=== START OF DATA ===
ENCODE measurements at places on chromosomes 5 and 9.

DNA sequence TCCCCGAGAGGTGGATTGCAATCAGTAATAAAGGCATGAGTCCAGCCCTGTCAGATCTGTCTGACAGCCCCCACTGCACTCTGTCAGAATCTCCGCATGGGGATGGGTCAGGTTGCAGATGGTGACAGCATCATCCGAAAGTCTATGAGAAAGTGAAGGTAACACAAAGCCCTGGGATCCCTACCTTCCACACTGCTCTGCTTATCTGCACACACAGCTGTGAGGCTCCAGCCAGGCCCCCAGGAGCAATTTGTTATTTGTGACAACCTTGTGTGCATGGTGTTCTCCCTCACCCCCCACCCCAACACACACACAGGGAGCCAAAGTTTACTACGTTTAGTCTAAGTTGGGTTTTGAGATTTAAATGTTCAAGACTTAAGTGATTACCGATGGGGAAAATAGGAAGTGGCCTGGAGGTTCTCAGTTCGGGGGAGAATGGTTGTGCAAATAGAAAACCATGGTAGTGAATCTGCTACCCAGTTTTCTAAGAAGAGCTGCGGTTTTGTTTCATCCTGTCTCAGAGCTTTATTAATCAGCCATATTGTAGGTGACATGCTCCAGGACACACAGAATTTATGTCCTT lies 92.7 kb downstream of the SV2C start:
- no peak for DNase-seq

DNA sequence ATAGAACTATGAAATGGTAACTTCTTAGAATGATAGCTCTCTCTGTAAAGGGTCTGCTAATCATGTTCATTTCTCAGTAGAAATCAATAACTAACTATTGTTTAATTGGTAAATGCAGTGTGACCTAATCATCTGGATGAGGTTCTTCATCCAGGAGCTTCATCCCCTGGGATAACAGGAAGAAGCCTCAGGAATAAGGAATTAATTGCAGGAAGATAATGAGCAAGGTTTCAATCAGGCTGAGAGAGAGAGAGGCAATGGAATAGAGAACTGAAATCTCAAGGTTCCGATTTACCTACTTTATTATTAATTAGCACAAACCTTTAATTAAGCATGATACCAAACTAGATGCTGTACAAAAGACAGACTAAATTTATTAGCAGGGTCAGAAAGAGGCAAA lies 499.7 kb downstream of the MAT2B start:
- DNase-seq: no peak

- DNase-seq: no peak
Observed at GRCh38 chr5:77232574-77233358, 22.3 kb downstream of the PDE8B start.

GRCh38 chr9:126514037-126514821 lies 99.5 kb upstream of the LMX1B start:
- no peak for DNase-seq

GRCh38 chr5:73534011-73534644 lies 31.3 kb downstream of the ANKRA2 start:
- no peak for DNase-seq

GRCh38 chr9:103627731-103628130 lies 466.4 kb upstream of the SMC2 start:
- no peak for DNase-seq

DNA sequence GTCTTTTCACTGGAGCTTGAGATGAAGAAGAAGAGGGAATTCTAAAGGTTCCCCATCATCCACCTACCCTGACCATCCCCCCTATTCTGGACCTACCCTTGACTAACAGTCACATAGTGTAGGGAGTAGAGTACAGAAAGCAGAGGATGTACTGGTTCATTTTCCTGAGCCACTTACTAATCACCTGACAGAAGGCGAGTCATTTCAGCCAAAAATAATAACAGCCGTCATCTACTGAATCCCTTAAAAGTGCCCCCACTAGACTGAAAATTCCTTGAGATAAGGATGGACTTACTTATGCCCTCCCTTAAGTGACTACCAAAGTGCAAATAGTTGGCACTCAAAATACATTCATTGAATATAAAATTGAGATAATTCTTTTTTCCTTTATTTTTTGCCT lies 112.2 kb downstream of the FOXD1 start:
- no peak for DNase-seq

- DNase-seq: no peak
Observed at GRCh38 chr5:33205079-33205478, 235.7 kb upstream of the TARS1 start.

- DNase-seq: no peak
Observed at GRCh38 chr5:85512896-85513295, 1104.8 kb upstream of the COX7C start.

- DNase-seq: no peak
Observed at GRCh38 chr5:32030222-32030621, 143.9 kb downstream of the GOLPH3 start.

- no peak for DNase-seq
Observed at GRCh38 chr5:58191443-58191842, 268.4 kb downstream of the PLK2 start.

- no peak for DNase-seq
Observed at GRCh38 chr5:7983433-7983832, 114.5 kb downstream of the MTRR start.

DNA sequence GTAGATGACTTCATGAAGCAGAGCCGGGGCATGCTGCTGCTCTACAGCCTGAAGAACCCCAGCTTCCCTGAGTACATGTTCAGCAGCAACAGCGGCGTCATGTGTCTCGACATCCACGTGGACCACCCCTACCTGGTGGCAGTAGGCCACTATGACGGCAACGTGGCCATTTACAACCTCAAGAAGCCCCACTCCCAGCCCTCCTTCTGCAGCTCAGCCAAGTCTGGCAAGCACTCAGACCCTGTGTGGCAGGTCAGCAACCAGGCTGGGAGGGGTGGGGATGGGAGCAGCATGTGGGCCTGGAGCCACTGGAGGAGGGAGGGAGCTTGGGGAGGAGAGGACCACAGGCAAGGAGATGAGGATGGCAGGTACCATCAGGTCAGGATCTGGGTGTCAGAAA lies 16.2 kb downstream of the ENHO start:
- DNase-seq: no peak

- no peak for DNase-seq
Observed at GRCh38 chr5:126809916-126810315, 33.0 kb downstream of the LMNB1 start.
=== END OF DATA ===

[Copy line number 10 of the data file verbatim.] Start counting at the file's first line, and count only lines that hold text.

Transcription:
GRCh38 chr5:73534011-73534644 lies 31.3 kb downstream of the ANKRA2 start: